Know your Barbells

This past weekend I was in the student rec center doing once again some upper body speed work. While there training I happened to witness some super bros. doing what could only be referred to as a shrug, partial deadlift, and seizure hybrid lift by taking a bar in the power rack and lifting it from the safeties at mid-thigh height. Between their hyper extended spines and weird vertical and horizontal oscillations, I’m still confused as to what was going on, but glad no one died. At first glance it looked like they were doing this with an Olympic lifting barbell (due to the amount of whip) and I talked with the front desk worker about this. She corrected me that it was a Texas deadlift bar they were doing this with, but what they were doing was still not good for the bar.

Seeing this got me thinking about doing a basic piece about knowing your barbells. Not all barbells are the same, most bars that you use are 7 feet long and weight 45lbs. while empty (some people refer to these as the “big bars”), shorter bars when made of steel typically weight 35 lbs. and are not meant for the heavy lifts (exception women’s Olympic bars), but to help people learn the movements. It is even possible to get 15lbs. aluminum bars to do some lifting technique work with young children and weak adults. The rest of this will mostly center on talking only about the 45lbs. conventional barbell and some subtle differences between each bar you come across. Some have more focused uses and we can break them up over three basic components:


This is the grip the bar has, bars that feel sharper are typically newer bars and will do a better job of staying in your hands when doing different lifts. If you are doing max attempts at just about anything aim to use a bar with sharper knurling. With this being said be careful to make sure that you use chalk on your hands to avoid getting “rips” also known as painful removals of the top couple layers of skin on your hands. A bar with little to no knurling is not necessarily a bad thing since it will challenge your grip more and be useful for higher rep hypertrophy work especially after your hands have taken a bit of a beating from the heavy weights (I like this when deadlifting).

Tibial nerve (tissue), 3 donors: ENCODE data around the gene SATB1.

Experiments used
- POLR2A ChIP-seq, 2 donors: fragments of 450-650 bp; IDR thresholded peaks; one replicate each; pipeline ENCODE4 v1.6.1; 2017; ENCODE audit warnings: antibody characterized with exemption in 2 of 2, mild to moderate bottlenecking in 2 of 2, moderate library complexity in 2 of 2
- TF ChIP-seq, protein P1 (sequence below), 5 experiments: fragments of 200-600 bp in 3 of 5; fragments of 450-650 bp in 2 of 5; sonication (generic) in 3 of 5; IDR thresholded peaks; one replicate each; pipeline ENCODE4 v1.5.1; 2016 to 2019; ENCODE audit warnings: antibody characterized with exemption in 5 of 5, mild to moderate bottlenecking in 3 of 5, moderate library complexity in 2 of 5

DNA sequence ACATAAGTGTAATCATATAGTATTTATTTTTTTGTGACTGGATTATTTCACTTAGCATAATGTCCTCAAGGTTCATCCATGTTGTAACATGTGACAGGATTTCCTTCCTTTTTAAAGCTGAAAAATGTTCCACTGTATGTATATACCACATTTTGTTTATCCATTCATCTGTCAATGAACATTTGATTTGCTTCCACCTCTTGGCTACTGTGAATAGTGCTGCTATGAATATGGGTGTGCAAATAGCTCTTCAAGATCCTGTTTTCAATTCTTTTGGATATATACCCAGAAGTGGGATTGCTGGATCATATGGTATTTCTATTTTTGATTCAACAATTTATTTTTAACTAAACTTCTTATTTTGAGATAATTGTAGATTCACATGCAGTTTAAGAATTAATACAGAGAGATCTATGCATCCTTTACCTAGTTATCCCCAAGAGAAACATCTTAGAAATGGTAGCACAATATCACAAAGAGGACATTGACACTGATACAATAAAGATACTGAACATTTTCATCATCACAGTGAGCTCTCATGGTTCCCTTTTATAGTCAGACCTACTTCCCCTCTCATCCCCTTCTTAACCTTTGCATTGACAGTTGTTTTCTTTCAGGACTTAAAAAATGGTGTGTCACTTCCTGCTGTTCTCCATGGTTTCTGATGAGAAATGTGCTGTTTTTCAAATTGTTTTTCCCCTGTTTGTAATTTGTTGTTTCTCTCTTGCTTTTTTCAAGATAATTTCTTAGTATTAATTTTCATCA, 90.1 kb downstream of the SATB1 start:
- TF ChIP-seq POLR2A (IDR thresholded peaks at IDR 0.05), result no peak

Where the knurling is at on the bar also effects what it is most useful for. If there is knurling in the center of the bar this is to set it in your shirt when you are squatting with it, typically that band is about six inches long, for a high quality squat bars this will be a foot or more wide which is great since it will really seat the bar on your traps/upper back when you are squatting, this is not optimal for deadlifting since it is a good way to donate more shin skin to the barbell. When there is no center knurling this is an indicator that this is a good bench press, deadlift, or Olympic lifting bar. How you know which of those three functions it is best for you learn from the next two details.